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Join us in welcoming Nia T. Evans and Nate File.
Boston Review is proud to name Nia T. Evans and Nate File its inaugural fellows for Black Voices in the Public Sphere, a fellowship initiative designed to prepare and support the next generation of Black journalists, editors, and publishers.
Recognizing aspiring Black media professionals who demonstrate an interest in exploring the publishing world and a commitment to enlarging the landscape of ideas in the media, this program provides fellows with training, mentorship, networking opportunities, and career development workshops. With the guidance of Boston Review editors and professional mentors, fellows will also develop projects to be published online or in print. This work is supported by an advisory board that includes Danielle Allen, Ann Marie Lipinski, Keeanga-Yamahtta Taylor, and Brandon Terry.
The Black Voices in the Public Sphere Fellowship is being funded with the generous support of Derek Schrier, chair of Boston Review’s board of advisors, the Ford Foundation, and the Carnegie Corporation of New York. But we still have $50,000 left to raise to fully fund this program for the next two years. To help reach that goal, visit our fundraising page and contribute to our campaign fund through August 31 and your tax-deductible donation will be matched dollar for dollar, up to $25,000—so please act now to double your impact. You can also donate directly on this page by scrolling below.
Please join us in welcoming the 2021-2022 Black Voices in the Public Sphere Fellows:
Nia T. Evans, a writer and organizer working to end state violence against Black women and girls, will examine the relationship between policing and social services. In an era defined by calls for “care not cops,” Nia’s work will investigate the ways in which American institutions committed to care, specifically education, healthcare, and nonprofits, function as extensions of the police state. Nia holds a master’s degree from the Harvard Graduate School of Education. Her writing has been published in Slate, The Hill, Education Post and her research has been featured by NPR, The New York Times, Vox, The Washington Post, and USA Today.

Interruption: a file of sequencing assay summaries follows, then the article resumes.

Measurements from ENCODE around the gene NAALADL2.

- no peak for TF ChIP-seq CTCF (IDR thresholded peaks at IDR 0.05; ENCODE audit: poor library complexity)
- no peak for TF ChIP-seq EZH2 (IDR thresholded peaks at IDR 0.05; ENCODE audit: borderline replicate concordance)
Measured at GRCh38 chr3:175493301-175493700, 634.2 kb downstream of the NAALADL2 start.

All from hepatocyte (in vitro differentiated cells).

Nate File joins Boston Review with an interest in investigating Black people’s efforts to pursue freedom outside of the constraints of mainstream white society and to consider how modern instances of marronage are growing, succeeding, and failing around the country. Nate received his BA from Yale University and MFA from New York University’s Arthur L. Carter Journalism Institute, where he wrote a thesis on Philadelphia’s housing crisis and the city’s ineffective attempts to provide for homeless and low-income households.
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in your carpeted office you lay my life down / and say open up to that small room in my sternum.
In his new book, the former Fed chair cuts through economic orthodoxy on central banking. But he fails to reckon deeply with its political consequences.